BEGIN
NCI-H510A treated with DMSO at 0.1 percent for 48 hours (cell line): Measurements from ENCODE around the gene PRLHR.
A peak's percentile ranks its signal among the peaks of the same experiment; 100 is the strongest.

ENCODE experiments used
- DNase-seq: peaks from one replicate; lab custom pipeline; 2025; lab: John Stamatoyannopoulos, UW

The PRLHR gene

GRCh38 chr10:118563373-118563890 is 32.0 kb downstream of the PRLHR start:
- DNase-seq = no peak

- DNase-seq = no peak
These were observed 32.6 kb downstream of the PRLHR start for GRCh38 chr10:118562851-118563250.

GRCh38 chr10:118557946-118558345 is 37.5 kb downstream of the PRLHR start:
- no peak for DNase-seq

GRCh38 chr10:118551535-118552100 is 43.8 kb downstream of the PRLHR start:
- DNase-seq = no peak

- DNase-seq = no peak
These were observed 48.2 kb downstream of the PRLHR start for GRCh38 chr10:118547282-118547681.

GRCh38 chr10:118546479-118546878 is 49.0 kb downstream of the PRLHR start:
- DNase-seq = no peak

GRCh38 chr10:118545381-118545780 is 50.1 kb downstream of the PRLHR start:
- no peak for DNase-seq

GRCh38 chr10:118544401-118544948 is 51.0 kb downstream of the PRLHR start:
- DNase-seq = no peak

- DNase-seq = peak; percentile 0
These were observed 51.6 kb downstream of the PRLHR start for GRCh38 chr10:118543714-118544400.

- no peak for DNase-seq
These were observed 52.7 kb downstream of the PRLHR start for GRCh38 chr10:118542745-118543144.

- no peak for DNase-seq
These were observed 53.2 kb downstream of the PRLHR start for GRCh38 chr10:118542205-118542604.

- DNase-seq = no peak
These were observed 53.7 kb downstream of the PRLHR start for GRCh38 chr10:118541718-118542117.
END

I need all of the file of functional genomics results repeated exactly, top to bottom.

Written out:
NCI-H510A treated with DMSO at 0.1 percent for 48 hours (cell line): Measurements from ENCODE around the gene PRLHR.
A peak's percentile ranks its signal among the peaks of the same experiment; 100 is the strongest.

ENCODE experiments used
- DNase-seq: peaks from one replicate; lab custom pipeline; 2025; lab: John Stamatoyannopoulos, UW

The PRLHR gene

GRCh38 chr10:118563373-118563890 is 32.0 kb downstream of the PRLHR start:
- DNase-seq = no peak

- DNase-seq = no peak
These were observed 32.6 kb downstream of the PRLHR start for GRCh38 chr10:118562851-118563250.

GRCh38 chr10:118557946-118558345 is 37.5 kb downstream of the PRLHR start:
- no peak for DNase-seq

GRCh38 chr10:118551535-118552100 is 43.8 kb downstream of the PRLHR start:
- DNase-seq = no peak

- DNase-seq = no peak
These were observed 48.2 kb downstream of the PRLHR start for GRCh38 chr10:118547282-118547681.

GRCh38 chr10:118546479-118546878 is 49.0 kb downstream of the PRLHR start:
- DNase-seq = no peak

GRCh38 chr10:118545381-118545780 is 50.1 kb downstream of the PRLHR start:
- no peak for DNase-seq

GRCh38 chr10:118544401-118544948 is 51.0 kb downstream of the PRLHR start:
- DNase-seq = no peak

- DNase-seq = peak; percentile 0
These were observed 51.6 kb downstream of the PRLHR start for GRCh38 chr10:118543714-118544400.

- no peak for DNase-seq
These were observed 52.7 kb downstream of the PRLHR start for GRCh38 chr10:118542745-118543144.

- no peak for DNase-seq
These were observed 53.2 kb downstream of the PRLHR start for GRCh38 chr10:118542205-118542604.

- DNase-seq = no peak
These were observed 53.7 kb downstream of the PRLHR start for GRCh38 chr10:118541718-118542117.